He was twenty before the Burning came again. And this time everyone was ready.
Hartanbath was more bison than man. In the Serpent Street region of Tep's Town-Flower Market, Bull Fizzle, Serpent's Walk, and several lesser bands-he was the man a fighter must defeat.
His missing ear-and-a-half contributed to Whandall's own reputation. Whandall could never have hurt him if Hartanbath hadn't been powerfully distracted. Hartanbath seemed to have learned that lesson. He was never seen fornicating in public again, with or without a woman's consent.
Whandall did not want a rematch. Few did. Hartanbath didn't lose.
At seventeen Whandall had taken to driving Alferth's wine wagons. Two years later he was present when Alferth held a street-corner drinking party.
A half-naked, dark-skinned, heavily armed looker ambled up and took a flask of wine with each hand.
The looker mocked Hartanbath's ears.
The looker was younger. Hartanbath was an inch taller and a stone heavier. Both could hit like logging axes. But Hartanbath ran out of strength first, sat down, and covered his head until the looker was satisfied.
Then the looker finished the wine and consented to tell stories.
He was Arshur the Magnificent. Some tremendous mountain range east of the Valley of Smokes had birthed his people. To the child Arshur, all was vertical, and all vertical laces were slippery with snow and ice. Arshur could climb any wall, enter any building, bypass any trap a householder might set for a thief (as if kinless would dare!).
There were cities where a thief might be imprisoned, others where he might be hanged, and cities where no thief could escape the King's magicians. Arshur had gathered fortunes in these places and others. He had fought monsters and magicians with his good sword-a huge clumsy mass of spelled bronze, thrice the size of a decent knife. A seer had predicted that he would one day be a King. When Arshur explained what a king was, the laughter angered him.
"So tell us, Majesty," Shastern asked, "what brings your magnificence to Tep's Town?"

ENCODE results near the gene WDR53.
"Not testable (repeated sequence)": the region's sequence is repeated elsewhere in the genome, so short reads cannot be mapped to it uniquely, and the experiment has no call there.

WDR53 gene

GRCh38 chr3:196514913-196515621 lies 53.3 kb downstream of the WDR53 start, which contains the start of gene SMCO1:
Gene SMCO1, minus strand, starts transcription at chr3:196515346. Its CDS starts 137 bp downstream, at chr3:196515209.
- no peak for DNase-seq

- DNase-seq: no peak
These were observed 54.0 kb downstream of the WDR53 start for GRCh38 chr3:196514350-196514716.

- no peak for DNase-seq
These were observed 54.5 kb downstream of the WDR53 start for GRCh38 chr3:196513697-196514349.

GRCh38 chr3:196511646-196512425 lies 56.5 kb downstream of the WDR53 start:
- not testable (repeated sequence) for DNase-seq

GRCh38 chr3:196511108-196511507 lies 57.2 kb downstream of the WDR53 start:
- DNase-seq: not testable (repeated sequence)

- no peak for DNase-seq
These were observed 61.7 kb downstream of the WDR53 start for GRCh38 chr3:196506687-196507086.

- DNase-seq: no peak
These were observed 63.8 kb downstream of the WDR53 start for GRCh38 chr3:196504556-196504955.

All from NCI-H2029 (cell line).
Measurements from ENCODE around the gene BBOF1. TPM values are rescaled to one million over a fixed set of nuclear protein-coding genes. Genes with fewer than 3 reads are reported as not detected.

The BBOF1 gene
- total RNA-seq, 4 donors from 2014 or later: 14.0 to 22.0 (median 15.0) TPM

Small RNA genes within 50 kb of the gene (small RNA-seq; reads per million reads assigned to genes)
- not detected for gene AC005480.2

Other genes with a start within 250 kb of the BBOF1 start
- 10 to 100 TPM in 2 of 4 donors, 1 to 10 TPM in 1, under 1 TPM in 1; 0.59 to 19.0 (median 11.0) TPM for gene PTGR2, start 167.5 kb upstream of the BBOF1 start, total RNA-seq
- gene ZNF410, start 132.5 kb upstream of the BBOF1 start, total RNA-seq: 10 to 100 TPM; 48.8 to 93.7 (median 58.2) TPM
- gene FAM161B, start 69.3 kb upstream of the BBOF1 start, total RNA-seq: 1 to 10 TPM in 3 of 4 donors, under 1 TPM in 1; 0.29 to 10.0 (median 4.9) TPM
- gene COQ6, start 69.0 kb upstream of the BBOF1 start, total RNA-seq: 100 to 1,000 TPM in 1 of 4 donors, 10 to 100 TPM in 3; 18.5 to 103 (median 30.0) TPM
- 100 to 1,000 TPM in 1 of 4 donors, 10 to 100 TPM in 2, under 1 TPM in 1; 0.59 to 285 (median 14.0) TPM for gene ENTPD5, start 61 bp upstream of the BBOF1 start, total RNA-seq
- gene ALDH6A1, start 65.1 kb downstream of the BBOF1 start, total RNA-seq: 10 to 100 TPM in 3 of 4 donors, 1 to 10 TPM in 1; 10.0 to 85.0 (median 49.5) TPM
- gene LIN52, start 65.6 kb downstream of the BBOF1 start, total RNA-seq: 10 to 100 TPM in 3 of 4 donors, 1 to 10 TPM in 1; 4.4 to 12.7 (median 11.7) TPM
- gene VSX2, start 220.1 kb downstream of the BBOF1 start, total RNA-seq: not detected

Arshur's face clouded only a moment. Then he downed the last of the flask and struck a pose. "I spent my last gold coin on a party," he said. "This was up the coast, to the north and west, Great Hawk Bay they call it. They do have hawks, but mostly they have merfolk."
"Merfolk?" One of the younger onlookers was willing to admit ignorance.
"Werepeople," Arshur said. "You hear of werewolves? These are sea creatures. No? Shape changers. People who become animals."
"Old tales," Alferth said. "Not told much anymore. Are you saying they're real?"
Arshur nodded vigorously. "Real, yes. You would not doubt my word?"
No one did, of course.
Arshur said. "Bear men are the worst. Not as much sense as a wolf, and when they want to-" He made motions with his hips.
"Rut," someone shouted.
"Rut, yes. When they want to rut they rut anything. Anybody. They're big and hard to kill, so when they want to rut, most people get rutted. Sea people are easier to deal with. They like people. Especially the girls. Great rutting. And the merfolk at Great Hawk Bay set the best table in the universe. There's a restaurant in the harbor, an island with a bridge to it. Rordray, that's his name-Rordray owns the place. Sometimes cooks himself but usually leaves that to others. He built the place to look like the top of a castle because that's the way his last one looked, somewhere else where the sun rises out of the sea."
The sun rises out of the sea. Wanshig had seen that.
"You spent all your money, Your Magnificence," Shastern prompted. It wasn't obvious to anyone but Whandall that Shastern was set to run if Arshur came after him.
Arshur laughed instead. "It's sad being in a place of magic with no money. Rordray didn't need me! Neither did anyone else. If you steal-"
"-gather, they have magic to catch you. Besides, I like the people at
Great Hawk. I could steal-sure, I can steal from anyone-but they'd know who did it! Then Rordray said he'd pay me for hemp and sage leaves, and the best comes from a place he calls the Valley of Smokes. That's here."
Whandall asked, "Don't they have hemp and sage other places?"
The barbarian looked at Whandall. "Other places they grow too strong. Something to do with magic. Wizards can change the taste, but Rordray says they never get it as good as grows here naturally."
"Hemp tea," Alferth said. "I've been told that before-that you get good
hemp tea here."
"You sure do," Arshur said. "Wish I had a cup. Storytelling is thirsty work."
"Later," someone shouted. "How'd you get here?"
"Took ship," Arshur said. "Fought off pirates, big canoes of them at the cape. They turned and ran after they saw what I did to the first canoe! More pirates out of Point Doom-fought them off too. So when we got here I figured I had some drinks coming. Only thing was, I hadn't been paid yet, and the tavernkeeper wouldn't give me any credit."
"Tavernkeeper?" someone asked.
"Boy, don't you know anything?" Arshur demanded. "But you know, I see how you wouldn't. No taverns here! Just down at the docks. It's a place where they sell hemp tea, ale, wine sometimes. Tables and benches. Good roaring fire at night, only not here; here, the fire's always outside.
"Anyway, I was drinking good ale in peace when the owner demanded his money. He called the watch when I couldn't pay. By the time I explained to them, they'd beaten me upside of the head. The ship captain gave my pay to the tavernkeeper for damages and sailed on before I woke up! So here I am. I'll ship out one day, but I thought I'd see the country."